LONDON – Lower regional demand for Eastern Mediterranean gas this year could continue, according to GlobalData.
The impact of COVID-19 has been a major factor, and weakened demand could lead to reduced gas output from the region until 2023, the consultant claimed.
Oil and gas analyst Daniel Rogers said: “Major gas fields including Zohr and Tamar [offshore Egypt and Israel] have constrained production in light of diminished domestic demand and an unfavorable LNG market.”
Weak demand and spot prices restricted LNG exports out of Egypt during April, May, and June, and reduced regional demand has also constrained Israel’s gas output and led to downward revisions of the country’s forecast gas sales volumes.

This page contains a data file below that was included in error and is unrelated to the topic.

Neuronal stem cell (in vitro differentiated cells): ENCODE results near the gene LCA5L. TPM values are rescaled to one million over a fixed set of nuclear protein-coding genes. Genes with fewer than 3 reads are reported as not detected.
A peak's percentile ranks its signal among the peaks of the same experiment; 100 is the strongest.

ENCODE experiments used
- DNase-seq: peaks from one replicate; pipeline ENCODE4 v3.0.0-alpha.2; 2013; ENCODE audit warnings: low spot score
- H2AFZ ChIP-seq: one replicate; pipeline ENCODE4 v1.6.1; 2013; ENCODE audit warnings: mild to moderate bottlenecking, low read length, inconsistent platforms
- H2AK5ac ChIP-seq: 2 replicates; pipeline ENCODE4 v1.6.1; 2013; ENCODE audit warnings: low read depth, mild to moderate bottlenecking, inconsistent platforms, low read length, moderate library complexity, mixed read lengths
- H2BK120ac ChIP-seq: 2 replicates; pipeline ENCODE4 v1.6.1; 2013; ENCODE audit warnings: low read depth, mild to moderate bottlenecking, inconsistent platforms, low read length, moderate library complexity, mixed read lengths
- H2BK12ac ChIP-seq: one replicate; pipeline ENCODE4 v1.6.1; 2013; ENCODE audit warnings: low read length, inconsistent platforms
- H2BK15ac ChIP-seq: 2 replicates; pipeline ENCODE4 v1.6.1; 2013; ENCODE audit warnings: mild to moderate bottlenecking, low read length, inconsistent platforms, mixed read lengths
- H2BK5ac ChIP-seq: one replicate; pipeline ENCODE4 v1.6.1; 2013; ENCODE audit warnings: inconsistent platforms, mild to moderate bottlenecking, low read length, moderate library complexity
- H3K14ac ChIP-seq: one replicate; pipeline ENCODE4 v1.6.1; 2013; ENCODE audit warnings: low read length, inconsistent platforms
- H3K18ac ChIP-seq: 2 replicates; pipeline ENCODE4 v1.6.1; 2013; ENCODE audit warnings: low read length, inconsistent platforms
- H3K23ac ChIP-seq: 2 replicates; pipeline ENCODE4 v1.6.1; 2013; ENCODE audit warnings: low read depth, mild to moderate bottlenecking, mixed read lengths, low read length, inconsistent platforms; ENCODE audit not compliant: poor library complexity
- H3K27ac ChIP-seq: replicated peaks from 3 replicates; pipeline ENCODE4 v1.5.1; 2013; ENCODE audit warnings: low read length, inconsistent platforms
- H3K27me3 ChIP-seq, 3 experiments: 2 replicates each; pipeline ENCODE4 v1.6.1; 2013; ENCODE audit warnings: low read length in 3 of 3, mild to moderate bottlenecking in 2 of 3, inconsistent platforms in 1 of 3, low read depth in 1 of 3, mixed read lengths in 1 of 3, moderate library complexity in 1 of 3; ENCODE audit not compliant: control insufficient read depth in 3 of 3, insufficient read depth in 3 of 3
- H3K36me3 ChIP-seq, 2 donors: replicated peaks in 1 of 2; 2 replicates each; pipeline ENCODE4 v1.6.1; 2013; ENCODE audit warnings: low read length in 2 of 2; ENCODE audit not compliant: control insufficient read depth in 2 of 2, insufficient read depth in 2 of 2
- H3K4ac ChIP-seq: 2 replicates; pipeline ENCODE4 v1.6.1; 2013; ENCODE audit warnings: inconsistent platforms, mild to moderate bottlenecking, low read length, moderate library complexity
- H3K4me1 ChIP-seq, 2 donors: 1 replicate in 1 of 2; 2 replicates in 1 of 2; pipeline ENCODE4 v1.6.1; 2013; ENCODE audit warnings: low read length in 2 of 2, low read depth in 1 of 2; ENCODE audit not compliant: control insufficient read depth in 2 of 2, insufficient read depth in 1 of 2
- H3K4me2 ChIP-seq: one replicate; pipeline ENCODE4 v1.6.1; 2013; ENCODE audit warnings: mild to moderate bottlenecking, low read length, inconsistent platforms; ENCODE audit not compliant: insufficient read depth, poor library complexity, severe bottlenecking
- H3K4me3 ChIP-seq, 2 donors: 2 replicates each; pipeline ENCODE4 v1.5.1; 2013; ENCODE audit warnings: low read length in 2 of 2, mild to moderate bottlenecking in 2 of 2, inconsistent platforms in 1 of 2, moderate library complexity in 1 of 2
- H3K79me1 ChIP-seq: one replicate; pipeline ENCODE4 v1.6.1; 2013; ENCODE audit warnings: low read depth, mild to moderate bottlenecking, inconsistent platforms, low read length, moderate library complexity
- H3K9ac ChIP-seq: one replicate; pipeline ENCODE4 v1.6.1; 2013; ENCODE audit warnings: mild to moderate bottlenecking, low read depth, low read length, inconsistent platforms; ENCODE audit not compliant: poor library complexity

Rogers said: “With Zohr and Leviathan potentially ramping up to capacity and additional volumes coming from Karish, we could see the region’s gas surplus exceeding export capacity for a number of years.
“This would mean continued production constraints, likely on the major producing fields, though this could be mitigated if partners can agree to re-start the Damietta LNG plant.
“In the short term, the key gas producers in the region – the likes of BP, Eni, Shell, and Delek are facing weakened LNG spot prices and gas production curtailments. While over the longer term, the lack of active LNG export capacity and muted domestic consumption could prove problematic for recent entrant Chevron and Israeli-focused Energean.”